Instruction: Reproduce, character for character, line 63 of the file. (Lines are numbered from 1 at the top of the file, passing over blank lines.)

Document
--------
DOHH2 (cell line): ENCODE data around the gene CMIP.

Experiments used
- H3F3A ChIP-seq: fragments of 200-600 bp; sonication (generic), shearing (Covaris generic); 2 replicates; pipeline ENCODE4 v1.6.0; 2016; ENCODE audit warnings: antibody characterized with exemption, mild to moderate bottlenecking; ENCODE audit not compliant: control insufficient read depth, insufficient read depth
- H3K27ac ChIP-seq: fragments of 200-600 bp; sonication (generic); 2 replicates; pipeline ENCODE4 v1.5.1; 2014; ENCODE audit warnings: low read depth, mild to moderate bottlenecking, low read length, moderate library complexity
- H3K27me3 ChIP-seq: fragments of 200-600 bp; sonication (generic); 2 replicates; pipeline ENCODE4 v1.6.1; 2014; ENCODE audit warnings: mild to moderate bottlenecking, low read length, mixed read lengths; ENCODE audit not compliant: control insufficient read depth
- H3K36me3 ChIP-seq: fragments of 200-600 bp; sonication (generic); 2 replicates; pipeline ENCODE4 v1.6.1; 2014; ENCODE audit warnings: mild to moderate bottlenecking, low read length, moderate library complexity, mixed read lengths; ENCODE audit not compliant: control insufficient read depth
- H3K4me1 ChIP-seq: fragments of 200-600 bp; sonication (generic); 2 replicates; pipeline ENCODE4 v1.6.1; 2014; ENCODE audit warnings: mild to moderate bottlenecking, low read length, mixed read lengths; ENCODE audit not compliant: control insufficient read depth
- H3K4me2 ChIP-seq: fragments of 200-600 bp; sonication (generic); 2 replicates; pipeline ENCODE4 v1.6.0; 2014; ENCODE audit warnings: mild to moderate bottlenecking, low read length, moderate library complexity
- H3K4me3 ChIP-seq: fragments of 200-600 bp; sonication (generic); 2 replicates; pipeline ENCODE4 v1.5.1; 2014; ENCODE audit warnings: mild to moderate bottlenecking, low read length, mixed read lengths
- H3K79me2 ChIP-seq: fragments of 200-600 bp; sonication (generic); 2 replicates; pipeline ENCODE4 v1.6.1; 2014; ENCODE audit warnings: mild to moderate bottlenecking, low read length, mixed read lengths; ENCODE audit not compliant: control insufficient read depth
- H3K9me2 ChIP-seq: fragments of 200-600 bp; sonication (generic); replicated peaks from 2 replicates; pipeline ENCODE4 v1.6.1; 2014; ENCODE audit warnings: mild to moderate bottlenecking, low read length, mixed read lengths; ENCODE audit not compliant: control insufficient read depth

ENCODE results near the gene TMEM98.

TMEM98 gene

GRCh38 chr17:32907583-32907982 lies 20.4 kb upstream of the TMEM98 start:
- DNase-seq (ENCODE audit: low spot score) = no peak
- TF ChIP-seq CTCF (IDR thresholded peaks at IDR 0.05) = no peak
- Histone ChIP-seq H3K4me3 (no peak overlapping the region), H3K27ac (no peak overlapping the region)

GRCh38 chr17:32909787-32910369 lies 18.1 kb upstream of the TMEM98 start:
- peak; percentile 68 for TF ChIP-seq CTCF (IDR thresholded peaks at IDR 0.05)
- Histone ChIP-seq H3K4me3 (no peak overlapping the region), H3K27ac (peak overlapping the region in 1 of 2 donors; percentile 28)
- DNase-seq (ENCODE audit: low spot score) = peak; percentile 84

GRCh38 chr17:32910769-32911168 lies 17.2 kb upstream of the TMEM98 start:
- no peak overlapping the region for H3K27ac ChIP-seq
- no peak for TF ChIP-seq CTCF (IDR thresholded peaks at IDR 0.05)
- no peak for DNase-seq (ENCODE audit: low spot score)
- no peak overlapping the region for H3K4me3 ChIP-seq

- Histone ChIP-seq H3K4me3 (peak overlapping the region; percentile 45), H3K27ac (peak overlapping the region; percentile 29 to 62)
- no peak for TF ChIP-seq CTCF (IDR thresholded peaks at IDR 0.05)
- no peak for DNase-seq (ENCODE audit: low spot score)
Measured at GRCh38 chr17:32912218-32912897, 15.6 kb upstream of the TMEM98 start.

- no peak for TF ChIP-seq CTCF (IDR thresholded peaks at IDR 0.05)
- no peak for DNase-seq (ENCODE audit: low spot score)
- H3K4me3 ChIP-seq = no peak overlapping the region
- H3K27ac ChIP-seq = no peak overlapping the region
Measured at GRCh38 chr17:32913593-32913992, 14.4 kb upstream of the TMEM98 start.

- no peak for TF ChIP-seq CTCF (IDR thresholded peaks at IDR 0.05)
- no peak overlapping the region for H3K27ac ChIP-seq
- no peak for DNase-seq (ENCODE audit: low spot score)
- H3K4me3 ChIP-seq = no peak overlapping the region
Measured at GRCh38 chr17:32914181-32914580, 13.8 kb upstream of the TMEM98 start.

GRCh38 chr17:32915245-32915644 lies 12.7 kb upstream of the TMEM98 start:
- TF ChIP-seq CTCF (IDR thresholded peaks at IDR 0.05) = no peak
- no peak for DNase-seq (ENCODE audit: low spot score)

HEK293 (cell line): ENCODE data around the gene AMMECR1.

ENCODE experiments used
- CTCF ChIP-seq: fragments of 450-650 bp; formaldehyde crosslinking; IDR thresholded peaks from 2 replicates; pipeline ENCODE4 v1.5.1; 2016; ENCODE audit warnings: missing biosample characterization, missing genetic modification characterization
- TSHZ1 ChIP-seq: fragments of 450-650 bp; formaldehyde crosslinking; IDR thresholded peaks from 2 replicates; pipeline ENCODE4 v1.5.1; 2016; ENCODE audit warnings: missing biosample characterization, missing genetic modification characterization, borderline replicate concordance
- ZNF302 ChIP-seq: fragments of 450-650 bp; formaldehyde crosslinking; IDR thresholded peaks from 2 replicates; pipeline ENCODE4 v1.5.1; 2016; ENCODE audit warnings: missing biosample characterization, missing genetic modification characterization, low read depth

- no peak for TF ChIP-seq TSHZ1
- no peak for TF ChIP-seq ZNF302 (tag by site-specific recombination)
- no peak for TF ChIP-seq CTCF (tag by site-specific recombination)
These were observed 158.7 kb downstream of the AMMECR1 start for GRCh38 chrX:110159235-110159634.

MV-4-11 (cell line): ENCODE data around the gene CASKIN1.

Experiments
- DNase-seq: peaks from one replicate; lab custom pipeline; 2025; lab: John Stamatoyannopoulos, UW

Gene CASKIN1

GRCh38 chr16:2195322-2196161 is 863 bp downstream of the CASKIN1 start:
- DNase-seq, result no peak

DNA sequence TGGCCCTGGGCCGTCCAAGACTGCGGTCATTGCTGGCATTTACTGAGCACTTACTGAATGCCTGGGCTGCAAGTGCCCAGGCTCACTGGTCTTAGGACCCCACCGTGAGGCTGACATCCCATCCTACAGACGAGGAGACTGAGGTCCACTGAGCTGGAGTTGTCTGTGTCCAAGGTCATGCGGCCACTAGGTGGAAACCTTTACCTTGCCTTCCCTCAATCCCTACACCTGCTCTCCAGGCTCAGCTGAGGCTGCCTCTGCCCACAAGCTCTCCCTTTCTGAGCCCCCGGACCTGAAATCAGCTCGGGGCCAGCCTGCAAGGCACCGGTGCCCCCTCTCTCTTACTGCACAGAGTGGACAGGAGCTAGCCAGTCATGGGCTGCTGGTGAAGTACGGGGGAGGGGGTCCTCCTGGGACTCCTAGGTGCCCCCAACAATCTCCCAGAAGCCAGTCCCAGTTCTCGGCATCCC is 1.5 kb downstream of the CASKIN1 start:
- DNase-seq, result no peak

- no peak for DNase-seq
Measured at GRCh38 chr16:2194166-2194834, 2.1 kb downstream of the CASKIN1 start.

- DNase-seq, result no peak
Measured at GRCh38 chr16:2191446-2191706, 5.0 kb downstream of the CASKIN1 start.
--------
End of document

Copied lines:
- DNase-seq, result no peak